||New Zealand-born, New York-based Max Gimblett’s large abstract work predominantly consists of geometric shaped canvases - rectangles, quatrefoils and circles - painted in bold, even fluorescent colours, anchored by sometimes delicate or lyrical, and sometimes violent or explosive gestures of paint. In its purity of colour and interrogation of the picture plane, Gimblett’s practice slides neatly into the historical trajectory of Modernism. It is perhaps Gimblett’s ability to speak to that ‘schism’ while simultaneously exploring a density of associations that span geography, history, art, religion and culture that make the work so intriguing.
His practice reveals, among other interests, the artist’s familiarity with Japanese calligraphy, Jungian psychology, and the practice of Buddhism. Gimblett’s palette is one reason the works resonate so widely. Explosive colours, such as fuchsia and acid green, call to mind Warhol’s screenprints. Incandescent gold and red suggest Tibetan Buddhist paintings. Saturated, primary hues are applied in broad brushstrokes and evoke Barnett Newman and Willem de Kooning. Throughout, zigzags and twisted, centrifugal ellipses coalesce—dissonant spatial forms juxtaposed with one another.
A different set of associations is conjured by the shape of Gimblett’s canvases. Since the early 1980s, the artist has favoured the quatrefoil—a format that breaks with the notion of the canvas as a picture window. Suggesting a four-petaled flower, it also evokes the four cardinal points, the four dimensions, or the arms of the Eastern Orthodox cross. It is inspired by the Venus of Willendorf, primeval symbol of female fecundity, as well as by the completely male, quadrilobate design of the tsuba, the Japanese sword guard. Finally, the form alludes to Carl Jung’s four fundamental human activities—sensing, feeling, thinking, and intuiting—pointing toward the centre of being, like a mandala of wholeness.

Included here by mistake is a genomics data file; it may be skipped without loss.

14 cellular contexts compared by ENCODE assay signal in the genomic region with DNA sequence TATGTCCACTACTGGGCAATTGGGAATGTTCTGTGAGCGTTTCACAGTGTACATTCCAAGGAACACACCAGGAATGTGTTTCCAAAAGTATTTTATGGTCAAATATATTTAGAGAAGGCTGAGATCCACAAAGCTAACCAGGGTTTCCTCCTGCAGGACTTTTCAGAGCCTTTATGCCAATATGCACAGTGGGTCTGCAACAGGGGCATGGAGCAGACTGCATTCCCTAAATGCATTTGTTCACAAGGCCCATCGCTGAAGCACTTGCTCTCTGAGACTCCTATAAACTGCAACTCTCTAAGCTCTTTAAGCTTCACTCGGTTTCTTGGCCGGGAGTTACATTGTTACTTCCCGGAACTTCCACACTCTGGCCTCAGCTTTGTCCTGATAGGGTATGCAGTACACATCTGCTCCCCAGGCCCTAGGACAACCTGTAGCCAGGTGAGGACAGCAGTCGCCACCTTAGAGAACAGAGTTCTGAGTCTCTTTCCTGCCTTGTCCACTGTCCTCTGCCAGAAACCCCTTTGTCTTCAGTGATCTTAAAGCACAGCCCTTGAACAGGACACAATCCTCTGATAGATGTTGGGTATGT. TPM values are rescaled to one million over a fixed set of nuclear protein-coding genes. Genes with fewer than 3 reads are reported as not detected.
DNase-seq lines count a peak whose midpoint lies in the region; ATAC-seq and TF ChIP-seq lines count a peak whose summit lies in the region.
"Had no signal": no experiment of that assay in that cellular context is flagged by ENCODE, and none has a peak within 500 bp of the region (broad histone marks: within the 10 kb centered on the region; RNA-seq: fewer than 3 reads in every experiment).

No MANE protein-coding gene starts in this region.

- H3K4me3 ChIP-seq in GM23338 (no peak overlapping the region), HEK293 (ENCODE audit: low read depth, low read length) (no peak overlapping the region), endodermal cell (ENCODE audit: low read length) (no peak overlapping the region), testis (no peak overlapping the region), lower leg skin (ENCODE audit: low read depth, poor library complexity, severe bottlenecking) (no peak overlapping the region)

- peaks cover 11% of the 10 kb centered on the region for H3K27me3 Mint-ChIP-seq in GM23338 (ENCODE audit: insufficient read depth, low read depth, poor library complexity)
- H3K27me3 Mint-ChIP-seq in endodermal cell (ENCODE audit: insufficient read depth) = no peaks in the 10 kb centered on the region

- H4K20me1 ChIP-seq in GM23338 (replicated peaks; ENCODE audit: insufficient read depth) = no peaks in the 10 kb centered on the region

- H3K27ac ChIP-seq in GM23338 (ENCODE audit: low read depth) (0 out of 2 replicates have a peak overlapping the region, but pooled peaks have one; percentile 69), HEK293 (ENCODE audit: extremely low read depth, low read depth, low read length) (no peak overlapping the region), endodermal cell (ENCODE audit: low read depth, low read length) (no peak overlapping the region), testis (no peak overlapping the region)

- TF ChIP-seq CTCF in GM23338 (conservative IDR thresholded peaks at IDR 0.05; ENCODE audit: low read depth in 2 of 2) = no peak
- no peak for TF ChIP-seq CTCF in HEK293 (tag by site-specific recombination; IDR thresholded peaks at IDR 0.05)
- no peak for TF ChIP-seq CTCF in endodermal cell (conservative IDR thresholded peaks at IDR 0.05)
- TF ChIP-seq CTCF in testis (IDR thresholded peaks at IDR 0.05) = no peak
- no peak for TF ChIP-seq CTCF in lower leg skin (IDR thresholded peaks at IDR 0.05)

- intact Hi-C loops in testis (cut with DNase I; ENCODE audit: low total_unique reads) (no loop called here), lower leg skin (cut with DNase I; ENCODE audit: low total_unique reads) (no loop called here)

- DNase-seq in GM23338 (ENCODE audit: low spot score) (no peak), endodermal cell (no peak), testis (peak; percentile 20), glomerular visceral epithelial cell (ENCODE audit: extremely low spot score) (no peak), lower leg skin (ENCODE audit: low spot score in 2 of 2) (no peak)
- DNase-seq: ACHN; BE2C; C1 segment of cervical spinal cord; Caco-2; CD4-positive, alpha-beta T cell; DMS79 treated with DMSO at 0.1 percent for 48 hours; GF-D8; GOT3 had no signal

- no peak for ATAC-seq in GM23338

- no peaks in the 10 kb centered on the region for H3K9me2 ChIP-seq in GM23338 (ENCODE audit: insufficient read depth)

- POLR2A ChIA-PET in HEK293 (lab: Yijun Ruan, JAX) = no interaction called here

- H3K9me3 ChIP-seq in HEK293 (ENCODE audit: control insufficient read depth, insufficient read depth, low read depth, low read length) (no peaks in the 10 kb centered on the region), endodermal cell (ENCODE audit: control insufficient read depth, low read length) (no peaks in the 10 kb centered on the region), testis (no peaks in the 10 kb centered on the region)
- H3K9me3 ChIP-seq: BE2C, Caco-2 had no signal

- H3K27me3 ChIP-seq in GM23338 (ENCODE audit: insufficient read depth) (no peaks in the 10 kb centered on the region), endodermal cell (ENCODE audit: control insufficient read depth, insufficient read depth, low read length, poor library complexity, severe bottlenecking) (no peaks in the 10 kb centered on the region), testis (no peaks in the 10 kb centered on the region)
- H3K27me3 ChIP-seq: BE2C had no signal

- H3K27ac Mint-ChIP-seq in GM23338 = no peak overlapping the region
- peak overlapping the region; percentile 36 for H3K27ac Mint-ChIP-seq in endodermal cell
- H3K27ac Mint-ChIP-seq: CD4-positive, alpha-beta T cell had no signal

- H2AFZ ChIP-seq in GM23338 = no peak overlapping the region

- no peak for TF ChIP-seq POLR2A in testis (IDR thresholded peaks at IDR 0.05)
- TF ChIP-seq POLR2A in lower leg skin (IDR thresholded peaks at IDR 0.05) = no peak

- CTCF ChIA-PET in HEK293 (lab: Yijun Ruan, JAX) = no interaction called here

With each work, Gimblett creates new relationships among surface, colour, and gesture. The artist’s method is based in the practice of meditation. First, Gimblett centres himself, emptying and silencing his mind. Then he rapidly moves his arm, often his entire body, hurling a brush (or mop) at the canvas. The exuberant energy of these gestures leads one to think that Gimblett is having the time of his life. This spontaneity is combined with the laborious construction of layers. The eye moves among the complex, superimposed planes, tracing the artist’s oscillation between diagonal shifts and twisted perspectives and free-floating brushstrokes.
Adapted from texts by Anna Dickie and Ida Panicelli.